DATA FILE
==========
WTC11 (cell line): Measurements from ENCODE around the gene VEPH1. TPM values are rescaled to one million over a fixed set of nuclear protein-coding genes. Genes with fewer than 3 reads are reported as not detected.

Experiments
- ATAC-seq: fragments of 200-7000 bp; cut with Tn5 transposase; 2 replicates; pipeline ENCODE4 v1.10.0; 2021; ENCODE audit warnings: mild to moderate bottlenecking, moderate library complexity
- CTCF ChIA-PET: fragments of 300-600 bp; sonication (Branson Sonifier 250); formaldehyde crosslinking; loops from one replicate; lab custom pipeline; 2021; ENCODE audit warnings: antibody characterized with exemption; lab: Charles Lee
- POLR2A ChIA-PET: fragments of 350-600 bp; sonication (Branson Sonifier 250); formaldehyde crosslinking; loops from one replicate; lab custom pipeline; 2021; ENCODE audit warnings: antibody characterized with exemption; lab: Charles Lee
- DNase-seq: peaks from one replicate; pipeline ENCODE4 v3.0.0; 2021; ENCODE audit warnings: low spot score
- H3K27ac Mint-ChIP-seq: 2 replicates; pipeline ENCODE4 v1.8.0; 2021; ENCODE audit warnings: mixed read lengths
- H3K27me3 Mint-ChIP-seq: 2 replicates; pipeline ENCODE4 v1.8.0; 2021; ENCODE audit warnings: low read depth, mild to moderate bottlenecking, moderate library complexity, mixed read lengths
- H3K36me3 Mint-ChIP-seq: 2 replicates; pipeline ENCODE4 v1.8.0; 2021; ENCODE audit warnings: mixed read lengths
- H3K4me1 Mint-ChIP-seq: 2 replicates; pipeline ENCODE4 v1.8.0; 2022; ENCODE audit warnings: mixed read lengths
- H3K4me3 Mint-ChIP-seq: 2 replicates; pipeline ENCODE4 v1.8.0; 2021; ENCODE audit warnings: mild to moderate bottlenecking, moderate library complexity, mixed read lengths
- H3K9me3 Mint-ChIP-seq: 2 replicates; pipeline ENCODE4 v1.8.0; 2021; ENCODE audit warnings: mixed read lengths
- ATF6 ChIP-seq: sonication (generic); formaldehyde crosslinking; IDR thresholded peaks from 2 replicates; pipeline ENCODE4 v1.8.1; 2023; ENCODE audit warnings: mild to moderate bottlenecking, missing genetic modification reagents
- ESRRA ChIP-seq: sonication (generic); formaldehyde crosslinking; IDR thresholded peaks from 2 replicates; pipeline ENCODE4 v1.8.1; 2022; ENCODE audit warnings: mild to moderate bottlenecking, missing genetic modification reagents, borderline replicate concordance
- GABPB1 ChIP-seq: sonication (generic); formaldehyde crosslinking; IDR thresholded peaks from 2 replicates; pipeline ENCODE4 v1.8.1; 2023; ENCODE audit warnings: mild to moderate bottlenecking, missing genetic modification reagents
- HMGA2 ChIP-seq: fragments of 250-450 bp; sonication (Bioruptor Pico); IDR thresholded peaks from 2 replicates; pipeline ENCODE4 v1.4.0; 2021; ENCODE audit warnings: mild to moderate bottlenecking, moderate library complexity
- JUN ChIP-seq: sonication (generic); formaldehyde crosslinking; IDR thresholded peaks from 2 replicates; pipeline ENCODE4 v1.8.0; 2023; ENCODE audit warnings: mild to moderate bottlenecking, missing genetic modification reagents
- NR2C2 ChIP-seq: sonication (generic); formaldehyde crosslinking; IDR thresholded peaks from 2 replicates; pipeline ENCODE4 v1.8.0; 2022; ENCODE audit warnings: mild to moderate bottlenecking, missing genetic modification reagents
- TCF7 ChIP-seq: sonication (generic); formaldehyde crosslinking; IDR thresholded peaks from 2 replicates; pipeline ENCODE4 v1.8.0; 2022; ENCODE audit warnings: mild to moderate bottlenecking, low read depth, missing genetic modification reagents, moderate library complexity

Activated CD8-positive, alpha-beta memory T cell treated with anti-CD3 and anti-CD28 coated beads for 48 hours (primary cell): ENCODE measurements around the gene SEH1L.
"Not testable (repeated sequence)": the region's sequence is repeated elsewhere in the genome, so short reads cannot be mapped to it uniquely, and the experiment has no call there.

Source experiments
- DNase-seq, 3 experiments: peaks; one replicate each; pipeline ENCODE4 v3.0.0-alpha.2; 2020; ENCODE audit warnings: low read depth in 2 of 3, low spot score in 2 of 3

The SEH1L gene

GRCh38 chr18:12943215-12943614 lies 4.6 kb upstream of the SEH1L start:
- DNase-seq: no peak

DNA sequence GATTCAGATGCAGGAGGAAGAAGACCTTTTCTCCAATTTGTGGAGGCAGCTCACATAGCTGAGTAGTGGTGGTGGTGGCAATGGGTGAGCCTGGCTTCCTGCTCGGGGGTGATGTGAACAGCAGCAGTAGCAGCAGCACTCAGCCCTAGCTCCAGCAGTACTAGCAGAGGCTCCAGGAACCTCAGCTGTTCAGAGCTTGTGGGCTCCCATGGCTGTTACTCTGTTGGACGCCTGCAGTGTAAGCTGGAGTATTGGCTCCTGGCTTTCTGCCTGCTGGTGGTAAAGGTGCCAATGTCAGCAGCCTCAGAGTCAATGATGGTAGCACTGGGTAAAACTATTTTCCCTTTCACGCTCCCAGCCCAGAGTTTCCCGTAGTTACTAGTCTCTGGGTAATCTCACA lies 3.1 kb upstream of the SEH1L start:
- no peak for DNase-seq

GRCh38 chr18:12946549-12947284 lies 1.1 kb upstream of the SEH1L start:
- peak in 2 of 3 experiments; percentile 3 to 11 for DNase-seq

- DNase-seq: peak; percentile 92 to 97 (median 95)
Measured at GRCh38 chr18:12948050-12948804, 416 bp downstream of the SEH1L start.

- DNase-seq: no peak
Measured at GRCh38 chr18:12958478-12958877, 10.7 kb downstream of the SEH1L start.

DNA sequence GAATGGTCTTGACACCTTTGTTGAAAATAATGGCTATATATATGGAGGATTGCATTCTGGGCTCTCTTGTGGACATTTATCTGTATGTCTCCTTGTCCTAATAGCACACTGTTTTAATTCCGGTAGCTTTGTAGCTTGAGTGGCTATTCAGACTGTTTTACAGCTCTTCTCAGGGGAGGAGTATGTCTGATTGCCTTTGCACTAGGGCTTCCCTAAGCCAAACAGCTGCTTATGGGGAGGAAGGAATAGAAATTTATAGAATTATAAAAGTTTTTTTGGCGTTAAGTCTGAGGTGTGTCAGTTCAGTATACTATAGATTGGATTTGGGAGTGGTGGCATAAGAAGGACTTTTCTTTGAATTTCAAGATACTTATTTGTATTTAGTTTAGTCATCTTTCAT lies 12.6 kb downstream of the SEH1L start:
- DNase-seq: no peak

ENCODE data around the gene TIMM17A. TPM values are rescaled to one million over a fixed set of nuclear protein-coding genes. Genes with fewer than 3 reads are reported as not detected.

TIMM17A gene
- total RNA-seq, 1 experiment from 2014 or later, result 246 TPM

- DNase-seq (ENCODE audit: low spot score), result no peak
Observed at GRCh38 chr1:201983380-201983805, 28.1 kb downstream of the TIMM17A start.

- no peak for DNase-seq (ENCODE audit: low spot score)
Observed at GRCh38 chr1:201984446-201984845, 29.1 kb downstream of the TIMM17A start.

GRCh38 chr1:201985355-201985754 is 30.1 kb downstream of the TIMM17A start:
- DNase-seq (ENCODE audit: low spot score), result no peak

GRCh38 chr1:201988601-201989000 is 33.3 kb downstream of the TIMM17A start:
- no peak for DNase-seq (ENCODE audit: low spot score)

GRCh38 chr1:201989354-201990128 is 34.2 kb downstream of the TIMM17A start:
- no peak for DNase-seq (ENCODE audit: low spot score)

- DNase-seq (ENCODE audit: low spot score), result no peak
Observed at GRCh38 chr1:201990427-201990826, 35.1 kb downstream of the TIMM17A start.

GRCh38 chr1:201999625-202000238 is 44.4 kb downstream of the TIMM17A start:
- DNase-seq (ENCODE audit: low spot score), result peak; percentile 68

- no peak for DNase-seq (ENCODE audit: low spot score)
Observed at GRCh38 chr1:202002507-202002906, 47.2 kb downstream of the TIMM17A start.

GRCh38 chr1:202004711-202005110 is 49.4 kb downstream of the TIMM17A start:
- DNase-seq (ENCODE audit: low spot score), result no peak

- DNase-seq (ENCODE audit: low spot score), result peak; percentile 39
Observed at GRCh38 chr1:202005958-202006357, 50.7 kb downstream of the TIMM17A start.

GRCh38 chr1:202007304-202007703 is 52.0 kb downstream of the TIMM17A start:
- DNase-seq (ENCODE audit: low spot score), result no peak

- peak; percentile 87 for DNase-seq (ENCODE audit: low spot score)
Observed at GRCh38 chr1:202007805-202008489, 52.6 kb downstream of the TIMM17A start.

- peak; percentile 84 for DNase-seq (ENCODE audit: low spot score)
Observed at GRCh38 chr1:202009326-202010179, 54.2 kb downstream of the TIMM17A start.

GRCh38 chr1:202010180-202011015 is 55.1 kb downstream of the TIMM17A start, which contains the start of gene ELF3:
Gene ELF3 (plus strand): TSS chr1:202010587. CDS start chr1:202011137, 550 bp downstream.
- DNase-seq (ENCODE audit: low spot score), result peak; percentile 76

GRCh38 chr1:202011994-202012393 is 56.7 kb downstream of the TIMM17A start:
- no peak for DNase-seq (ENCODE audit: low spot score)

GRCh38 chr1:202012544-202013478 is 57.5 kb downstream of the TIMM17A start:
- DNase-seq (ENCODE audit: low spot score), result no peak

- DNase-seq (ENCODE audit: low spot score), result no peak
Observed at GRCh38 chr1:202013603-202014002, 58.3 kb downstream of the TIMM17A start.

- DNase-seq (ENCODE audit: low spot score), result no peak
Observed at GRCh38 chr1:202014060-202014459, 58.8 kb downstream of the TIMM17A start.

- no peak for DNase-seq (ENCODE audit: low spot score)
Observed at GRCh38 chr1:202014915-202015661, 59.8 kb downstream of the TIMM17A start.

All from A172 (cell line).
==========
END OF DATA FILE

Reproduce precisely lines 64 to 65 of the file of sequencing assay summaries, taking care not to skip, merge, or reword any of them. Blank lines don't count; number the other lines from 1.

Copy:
- peak; percentile 84 for DNase-seq (ENCODE audit: low spot score)
Observed at GRCh38 chr1:202009326-202010179, 54.2 kb downstream of the TIMM17A start.